🔷 On the Radar

🎖️ RIP to Robert “Al” Persichitti of Fairport, New York. The 102-year-old World War II veteran died en route to France to commemorate the 80th anniversary of D-Day, the massive landing on the beaches of Normandy to liberate Europe from Hitler.

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On the Radar

The Army set the capabilities it wants for its future tactical drone known as FTUAS (Future Tactical Unmanned Aircraft System). The service has been experimenting with a few different Group 3 drones for the program and is down to Griffon Aerospace and Textron Systems. This program, which started way back in 2018, will replace the RQ-7 Shadow, which was abruptly retired a few months ago.

  • The Merge’s Take: Due to the slowness of the program and the Shadow retirements, there is now a multi-year capability gap of Group 3 drones in the Army—and the service says there isn’t enough money to accelerate FTUAS. Beyond the Shadow retirement, when you consider that the service also killed the $20 billion FARA program, this makes little sense. FARA was a manned recon helicopter, and the program was killed to replace that mission with smaller distributed drones, which look remarkably similar to the FTUAS program. What’s going on here?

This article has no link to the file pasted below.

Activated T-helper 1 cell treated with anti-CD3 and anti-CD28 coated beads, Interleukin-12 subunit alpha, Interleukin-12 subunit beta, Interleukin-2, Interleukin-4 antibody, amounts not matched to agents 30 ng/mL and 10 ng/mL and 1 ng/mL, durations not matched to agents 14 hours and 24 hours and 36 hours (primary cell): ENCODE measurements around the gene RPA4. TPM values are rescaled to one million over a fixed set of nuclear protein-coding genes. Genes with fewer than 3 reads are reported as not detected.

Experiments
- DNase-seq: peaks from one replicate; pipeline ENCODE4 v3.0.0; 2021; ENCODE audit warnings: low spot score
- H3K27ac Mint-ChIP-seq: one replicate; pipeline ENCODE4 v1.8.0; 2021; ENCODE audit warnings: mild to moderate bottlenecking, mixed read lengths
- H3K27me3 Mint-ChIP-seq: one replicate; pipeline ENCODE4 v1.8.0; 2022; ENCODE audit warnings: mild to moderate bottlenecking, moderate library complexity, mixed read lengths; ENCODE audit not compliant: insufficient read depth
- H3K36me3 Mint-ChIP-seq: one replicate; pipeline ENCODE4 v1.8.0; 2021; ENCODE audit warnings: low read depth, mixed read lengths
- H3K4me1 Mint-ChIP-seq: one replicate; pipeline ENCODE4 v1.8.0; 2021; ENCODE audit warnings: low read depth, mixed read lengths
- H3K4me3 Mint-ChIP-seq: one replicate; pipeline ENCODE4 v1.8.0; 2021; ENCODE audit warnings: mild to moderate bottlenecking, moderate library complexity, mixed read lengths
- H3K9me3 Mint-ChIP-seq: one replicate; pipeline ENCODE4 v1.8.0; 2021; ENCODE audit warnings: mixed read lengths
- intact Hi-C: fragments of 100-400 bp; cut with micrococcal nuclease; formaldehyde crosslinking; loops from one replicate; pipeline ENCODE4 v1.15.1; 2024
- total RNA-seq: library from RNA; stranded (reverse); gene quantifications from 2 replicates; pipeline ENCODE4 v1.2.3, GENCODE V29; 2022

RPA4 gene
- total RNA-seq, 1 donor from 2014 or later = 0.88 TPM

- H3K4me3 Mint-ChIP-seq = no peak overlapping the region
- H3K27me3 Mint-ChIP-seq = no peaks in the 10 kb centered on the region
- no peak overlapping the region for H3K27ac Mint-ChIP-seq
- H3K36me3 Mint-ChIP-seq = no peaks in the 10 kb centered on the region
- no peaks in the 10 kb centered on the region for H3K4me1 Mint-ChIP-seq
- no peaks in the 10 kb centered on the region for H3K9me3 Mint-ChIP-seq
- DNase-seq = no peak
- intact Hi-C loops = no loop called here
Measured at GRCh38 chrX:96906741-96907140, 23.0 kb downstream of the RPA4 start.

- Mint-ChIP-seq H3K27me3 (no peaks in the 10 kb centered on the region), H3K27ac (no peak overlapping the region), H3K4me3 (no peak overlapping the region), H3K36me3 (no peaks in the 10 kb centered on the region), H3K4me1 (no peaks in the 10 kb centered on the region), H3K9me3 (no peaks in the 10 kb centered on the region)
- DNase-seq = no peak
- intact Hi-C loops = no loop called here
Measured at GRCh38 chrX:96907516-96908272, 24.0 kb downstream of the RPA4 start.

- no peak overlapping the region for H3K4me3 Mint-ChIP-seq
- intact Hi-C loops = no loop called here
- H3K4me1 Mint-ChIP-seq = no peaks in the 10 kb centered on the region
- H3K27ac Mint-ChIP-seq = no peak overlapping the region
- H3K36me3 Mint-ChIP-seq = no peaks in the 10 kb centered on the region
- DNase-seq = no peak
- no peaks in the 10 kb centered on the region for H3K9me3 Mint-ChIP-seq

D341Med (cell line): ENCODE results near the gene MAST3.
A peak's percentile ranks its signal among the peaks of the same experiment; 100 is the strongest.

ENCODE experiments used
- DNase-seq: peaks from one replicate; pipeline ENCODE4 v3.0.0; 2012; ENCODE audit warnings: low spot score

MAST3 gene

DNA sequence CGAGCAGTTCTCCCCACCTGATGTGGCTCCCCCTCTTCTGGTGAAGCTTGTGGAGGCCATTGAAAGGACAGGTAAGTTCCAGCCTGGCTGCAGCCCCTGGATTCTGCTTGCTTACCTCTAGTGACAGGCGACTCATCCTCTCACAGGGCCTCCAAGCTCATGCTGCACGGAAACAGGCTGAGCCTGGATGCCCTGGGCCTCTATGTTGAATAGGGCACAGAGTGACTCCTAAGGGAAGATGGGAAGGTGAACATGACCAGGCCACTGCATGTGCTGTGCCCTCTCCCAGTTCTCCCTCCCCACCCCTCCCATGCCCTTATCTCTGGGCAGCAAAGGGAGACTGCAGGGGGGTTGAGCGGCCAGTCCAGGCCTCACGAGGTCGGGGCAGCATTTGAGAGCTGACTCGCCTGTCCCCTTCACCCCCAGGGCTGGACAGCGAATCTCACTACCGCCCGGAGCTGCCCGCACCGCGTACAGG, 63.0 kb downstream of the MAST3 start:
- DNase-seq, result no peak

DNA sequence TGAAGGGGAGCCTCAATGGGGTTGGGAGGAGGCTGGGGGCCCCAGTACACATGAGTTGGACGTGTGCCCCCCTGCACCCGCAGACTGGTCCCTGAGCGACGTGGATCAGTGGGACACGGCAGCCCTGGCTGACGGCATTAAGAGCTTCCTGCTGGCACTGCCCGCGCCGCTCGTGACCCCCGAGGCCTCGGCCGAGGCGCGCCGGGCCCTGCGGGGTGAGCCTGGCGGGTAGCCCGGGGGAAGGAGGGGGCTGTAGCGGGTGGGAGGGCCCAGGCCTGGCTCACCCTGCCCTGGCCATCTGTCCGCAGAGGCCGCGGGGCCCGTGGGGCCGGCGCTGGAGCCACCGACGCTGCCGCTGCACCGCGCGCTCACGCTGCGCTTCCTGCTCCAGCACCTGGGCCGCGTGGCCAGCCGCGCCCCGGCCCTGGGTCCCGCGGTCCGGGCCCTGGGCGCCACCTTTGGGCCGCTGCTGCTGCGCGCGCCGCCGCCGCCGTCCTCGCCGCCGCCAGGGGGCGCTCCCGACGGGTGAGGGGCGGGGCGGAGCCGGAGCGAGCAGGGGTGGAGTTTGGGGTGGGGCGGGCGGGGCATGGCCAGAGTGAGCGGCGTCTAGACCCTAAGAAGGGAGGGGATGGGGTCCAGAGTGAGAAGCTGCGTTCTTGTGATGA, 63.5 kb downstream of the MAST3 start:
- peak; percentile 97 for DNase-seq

The Navy’s hypersonic anti-ship missile will be launchable from ships, subs, and jets. Acronym warning: the Hypersonic Air-Launched Offensive Anti-Surface Warfare (HALO) program, aka the Offensive Anti-Surface Warfare (OASuW) Increment 2, is intended to replace the Long-Range Anti-Ship Missile (LRASM), aka OASuW Increment 1. Lockheed Martin builds the LRASM (a JASSM derivative) and is competing against Raytheon for HALO.

  • The Merge’s Take: This is a Middle Tier Acquisition (MTA) rapid prototyping program with a planned flight demo in 2027, which is wicked fast for such a complicated weapon. One of the forcing functions for HALO is that LRASM is really the only air-launched long-range anti-ship missile in the US arsenal, and it's not cost-effective at scale. Each missile costs $3.2 million—a byproduct of being a DARPA project that went to production vs. a project engineered for production. Time will tell what HALO’s cost-per-shot is, but the land-air-subsurface use case definitely complicates things.


Eric Schmidt, the billionaire former CEO of Google, is quietly developing AI-powered combat drones through his secretive venture. The company, whose name keeps changing, is poaching talent from Apple, SpaceX, and Google to rapidly develop and deploy advanced low-cost drones to Ukraine to help the war. They have been flight testing in California and have also reportedly been scoping out companies and production facilities in Ukraine.

  • The Merge’s Take: This could help Ukraine fight the war and trigger a disruptive (and much-needed) shift in the US drone market to lower-cost offerings. Sounds like a win-win if it scales as intended.


The Air Force is developing modular test drones. The Air Force picked four firms to prototype a drone that can be used to test payloads, sensors, and other technology and can be produced at high rates at an affordable cost.